PHOENIX – Arizona Attorney General Mark Brnovich filed a brief with the Supreme Court of the United States (SCOTUS) to defend the Public Charge Rule, which ensures that certain noncitizens are able to financially support themselves in order to become U.S. citizens or to obtain green cards. President Biden abandoned the rule earlier this year, and General Brnovich's Office (AGO) stepped in to defend the law, leading a coalition of 13 states.
“Congress has had a public charge requirement in one form or another for over a century, and it must be maintained,” said Arizona Attorney General Mark Brnovich. “It’s a common-sense principle that new arrivals be financially self-sufficient to avoid overwhelming our welfare programs and exhausting emergency resources for Americans in crisis."
Congress has had a Public Charge requirement in one form or another for over a hundred years. Under the public charge provisions, many noncitizens are not eligible to receive a green card if they receive government assistance. The receipt of monetary benefits from the government has always triggered ineligibility. In 2019, the Department of Homeland Security created a rule that clarified that the definition of “public charge” includes anyone who received certain government benefits (like Medicaid or food stamps) for more than 12 months over a three-year period.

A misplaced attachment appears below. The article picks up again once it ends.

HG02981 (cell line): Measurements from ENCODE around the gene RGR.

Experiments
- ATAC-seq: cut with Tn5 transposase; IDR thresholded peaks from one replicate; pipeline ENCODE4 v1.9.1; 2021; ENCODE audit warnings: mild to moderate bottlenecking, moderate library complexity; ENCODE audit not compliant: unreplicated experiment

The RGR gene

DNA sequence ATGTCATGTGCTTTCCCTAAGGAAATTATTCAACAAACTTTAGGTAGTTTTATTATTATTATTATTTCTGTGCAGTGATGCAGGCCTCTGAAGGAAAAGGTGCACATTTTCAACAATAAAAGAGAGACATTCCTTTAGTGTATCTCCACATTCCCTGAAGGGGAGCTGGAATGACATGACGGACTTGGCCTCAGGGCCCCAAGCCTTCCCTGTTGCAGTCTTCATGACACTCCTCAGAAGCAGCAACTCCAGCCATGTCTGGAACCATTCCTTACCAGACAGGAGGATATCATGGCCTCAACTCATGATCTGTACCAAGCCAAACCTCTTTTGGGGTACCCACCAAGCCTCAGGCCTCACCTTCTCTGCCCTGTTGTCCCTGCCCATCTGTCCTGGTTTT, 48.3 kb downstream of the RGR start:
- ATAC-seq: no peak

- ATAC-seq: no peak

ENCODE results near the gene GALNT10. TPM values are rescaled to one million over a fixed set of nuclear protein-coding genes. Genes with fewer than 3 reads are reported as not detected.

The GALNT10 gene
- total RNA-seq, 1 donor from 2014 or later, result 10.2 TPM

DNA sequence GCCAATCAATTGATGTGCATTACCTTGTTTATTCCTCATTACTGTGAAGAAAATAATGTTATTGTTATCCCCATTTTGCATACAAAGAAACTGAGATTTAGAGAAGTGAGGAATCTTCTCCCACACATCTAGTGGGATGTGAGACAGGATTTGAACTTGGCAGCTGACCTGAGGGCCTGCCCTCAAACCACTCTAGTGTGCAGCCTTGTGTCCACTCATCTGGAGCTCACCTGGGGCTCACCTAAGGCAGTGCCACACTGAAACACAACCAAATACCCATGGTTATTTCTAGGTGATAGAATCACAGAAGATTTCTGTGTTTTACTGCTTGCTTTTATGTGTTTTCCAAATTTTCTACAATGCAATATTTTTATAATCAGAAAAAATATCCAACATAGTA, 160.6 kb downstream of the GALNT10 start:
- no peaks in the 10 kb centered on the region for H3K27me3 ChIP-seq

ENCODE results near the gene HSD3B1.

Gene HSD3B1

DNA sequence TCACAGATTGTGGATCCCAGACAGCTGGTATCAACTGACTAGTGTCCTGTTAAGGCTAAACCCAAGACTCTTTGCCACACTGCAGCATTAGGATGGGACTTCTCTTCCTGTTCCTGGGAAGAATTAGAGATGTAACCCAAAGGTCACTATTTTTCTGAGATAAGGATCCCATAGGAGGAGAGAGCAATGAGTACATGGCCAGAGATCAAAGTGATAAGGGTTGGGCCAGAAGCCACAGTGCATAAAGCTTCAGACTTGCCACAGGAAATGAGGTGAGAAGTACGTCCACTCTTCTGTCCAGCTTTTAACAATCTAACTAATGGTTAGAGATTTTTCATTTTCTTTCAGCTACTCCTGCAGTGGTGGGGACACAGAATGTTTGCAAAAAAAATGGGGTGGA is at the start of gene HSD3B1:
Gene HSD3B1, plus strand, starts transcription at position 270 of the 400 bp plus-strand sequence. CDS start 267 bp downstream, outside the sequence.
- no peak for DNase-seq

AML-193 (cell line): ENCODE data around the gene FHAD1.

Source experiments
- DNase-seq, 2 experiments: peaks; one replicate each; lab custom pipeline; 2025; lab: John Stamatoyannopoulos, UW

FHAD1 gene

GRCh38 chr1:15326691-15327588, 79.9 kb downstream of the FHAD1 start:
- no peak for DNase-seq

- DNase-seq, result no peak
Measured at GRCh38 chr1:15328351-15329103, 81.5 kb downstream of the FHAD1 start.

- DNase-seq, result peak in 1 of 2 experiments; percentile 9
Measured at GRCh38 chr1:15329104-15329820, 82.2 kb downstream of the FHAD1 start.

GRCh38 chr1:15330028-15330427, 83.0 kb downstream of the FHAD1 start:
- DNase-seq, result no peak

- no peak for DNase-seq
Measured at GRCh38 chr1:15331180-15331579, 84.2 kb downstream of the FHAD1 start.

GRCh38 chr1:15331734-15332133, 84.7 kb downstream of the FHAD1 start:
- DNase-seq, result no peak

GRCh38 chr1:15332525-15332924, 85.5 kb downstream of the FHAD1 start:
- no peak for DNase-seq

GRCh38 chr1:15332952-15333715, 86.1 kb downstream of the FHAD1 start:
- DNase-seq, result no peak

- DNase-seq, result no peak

Arizona and the other states have a significant interest in upholding the Public Charge Rule because it reduces demand on already over-stretched government assistance programs. The federal government estimated the rule will save the states $1.01 billion annually.
SCOTUS accepted the case in October 2021.
Joining Arizona are attorneys general from the states of Alabama, Arkansas, Indiana, Kansas, Louisiana, Mississippi, Missouri, Montana, Oklahoma, South Carolina, Texas, and West Virginia.
Arguments will be scheduled before SCOTUS in due time.
Copy of the brief here.